Four Horsemen

posted in: Will Rogers | 0

“Outlined against a blue-gray October sky, the Four Horsemen rode again. In dramatic lore they are known as Famine, Pestilence, Destruction and Death. These are only aliases. Their real names are Stuhldreher, Miller, Crowley and Layden.”

This would not have been the way readers of the Herald Tribune sports pages expected to learn the results of that weekend’s Notre Dame-Army football.  After an initial double-take, the aptness of the metaphor would have sunk in.  The readers would have lingered over those lines, rereading them several times.  More than a few would have jumped up from their coffee tables, stabbing their folded papers with extended fingers, declaring, “Would you get a load of this….”

Was John’s Book of Revelation so familiar to Jazz Age Americans that it could make its way so seamlessly onto the sports page?  Well, no…and yes.

Vicente Blasco Ibañez published The Four Horsemen of the Apocalypse, a novel of the Great War, even before the armistice had been signed.  It was quickly translated and printed in the United States–and it made a sensation.  Burton Rascoe of the Chicago Daily Tribune declared it “the greatest novel the war has produced.” (At least to that time.)  So great was its popularity that Ibañez received adoring press in a four month tour of the United States a year later.  And Will Rogers, Broadway’s homespun interpreter of American politics and culture, made comic hay from it on the stage of the New Amsterdam Theatre.

“He is liable to talk about anything or anybody” declared the Follies program about Rogers’s “Timely Topics” act.  The Cowboy Comedian had probably never even picked up Ibañez’s thick novel, yet from what he “read in the papers” he knew it was the talk of the town.  It was a subject that demanded his witty commentary.  “Look at that Spaniard,” Will began his one liner.  “He wrote a Book called the ‘Four Horse men of the Apothecary.’    I read it plum through [Not!] and there wasent a thing about Horses or Drug Stores or anybody riding,…”   Pure Will.  Pretending to be ignorant at the same time he pretends to know more than he does.  We can be sure he got plenty of laughs.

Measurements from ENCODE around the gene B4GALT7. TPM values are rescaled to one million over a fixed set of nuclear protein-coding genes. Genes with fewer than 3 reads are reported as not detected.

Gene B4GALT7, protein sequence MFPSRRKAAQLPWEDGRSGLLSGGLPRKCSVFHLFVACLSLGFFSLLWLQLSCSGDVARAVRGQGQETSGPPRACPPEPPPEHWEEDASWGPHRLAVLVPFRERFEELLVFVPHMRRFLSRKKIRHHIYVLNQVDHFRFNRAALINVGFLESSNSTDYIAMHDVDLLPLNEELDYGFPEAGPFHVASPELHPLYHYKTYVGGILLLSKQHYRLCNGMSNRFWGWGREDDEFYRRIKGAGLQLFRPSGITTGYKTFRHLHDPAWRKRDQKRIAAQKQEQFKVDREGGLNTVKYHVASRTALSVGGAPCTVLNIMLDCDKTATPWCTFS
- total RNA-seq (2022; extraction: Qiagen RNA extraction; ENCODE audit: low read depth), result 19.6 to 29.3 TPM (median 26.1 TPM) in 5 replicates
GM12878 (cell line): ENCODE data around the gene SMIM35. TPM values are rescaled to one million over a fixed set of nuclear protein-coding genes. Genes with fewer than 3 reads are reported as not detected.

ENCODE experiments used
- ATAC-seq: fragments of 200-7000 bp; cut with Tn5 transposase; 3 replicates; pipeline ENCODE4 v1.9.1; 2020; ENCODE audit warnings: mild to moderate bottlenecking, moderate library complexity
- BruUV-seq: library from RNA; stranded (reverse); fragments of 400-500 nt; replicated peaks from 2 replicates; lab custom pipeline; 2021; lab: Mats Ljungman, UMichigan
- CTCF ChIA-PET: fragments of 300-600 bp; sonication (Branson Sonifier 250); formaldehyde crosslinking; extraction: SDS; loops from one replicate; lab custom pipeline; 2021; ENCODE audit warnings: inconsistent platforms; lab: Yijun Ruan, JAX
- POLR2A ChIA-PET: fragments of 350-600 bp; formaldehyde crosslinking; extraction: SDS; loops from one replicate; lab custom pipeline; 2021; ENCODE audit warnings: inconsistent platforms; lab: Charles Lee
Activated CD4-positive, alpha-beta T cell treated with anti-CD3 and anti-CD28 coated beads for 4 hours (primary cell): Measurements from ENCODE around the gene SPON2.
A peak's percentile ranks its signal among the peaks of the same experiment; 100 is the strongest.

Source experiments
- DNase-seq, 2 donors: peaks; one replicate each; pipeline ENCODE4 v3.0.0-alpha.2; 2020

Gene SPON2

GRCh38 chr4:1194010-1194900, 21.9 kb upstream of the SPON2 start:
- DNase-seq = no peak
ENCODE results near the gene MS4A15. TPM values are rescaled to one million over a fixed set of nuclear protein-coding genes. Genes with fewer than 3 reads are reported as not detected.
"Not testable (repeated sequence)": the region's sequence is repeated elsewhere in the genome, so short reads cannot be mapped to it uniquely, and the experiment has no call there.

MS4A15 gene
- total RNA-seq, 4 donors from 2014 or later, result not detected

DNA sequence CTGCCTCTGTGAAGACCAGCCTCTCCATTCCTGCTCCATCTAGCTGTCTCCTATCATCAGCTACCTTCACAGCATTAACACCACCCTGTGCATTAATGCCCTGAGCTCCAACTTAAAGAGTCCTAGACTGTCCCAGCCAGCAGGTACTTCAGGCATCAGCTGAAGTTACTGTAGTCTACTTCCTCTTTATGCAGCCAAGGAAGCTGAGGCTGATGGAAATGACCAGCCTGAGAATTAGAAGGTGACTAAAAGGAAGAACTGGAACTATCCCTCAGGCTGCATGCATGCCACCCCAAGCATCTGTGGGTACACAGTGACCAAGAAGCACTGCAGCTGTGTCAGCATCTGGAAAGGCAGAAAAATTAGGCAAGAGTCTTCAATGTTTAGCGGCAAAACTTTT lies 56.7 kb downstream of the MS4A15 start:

The book made such a splash that Hollywood produced a thirteen-reel feature film based on it two years later.  “Everybody knows the story,” wrote a reviewer.  But on the silver screen, he continued, “Ibañez’s words are here become actions, emotions, the visible earth, air, and sky, life itself.  The story lives.”  The four horsemen of the Apocalypse had entered the popular imagination.

And its lexicon.  Three years after the blockbuster movie, when trying to capture Notre Dame’s dominance in words, sportswriter Grantland Rice drew from John’s–by way of Ibañez–image of apocalyptic horsemen.  (It helped that there were four members of the backfield.)  Even before Rice’s story hit the newsstands, a Notre Dame publicity agent took matters in his own hands.  He had each member of the backfield mount a horse, leather helmet on his head, pigskin cradled in the crook of his arm.  That image of  the Four Horsemen of Notre Dame lives on as surely as Rice’s words:

“In dramatic lore they are known as Famine, Pestilence, Destruction and Death. These are only aliases. Their real names are Stuhldreher, Miller, Crowley and Layden.”



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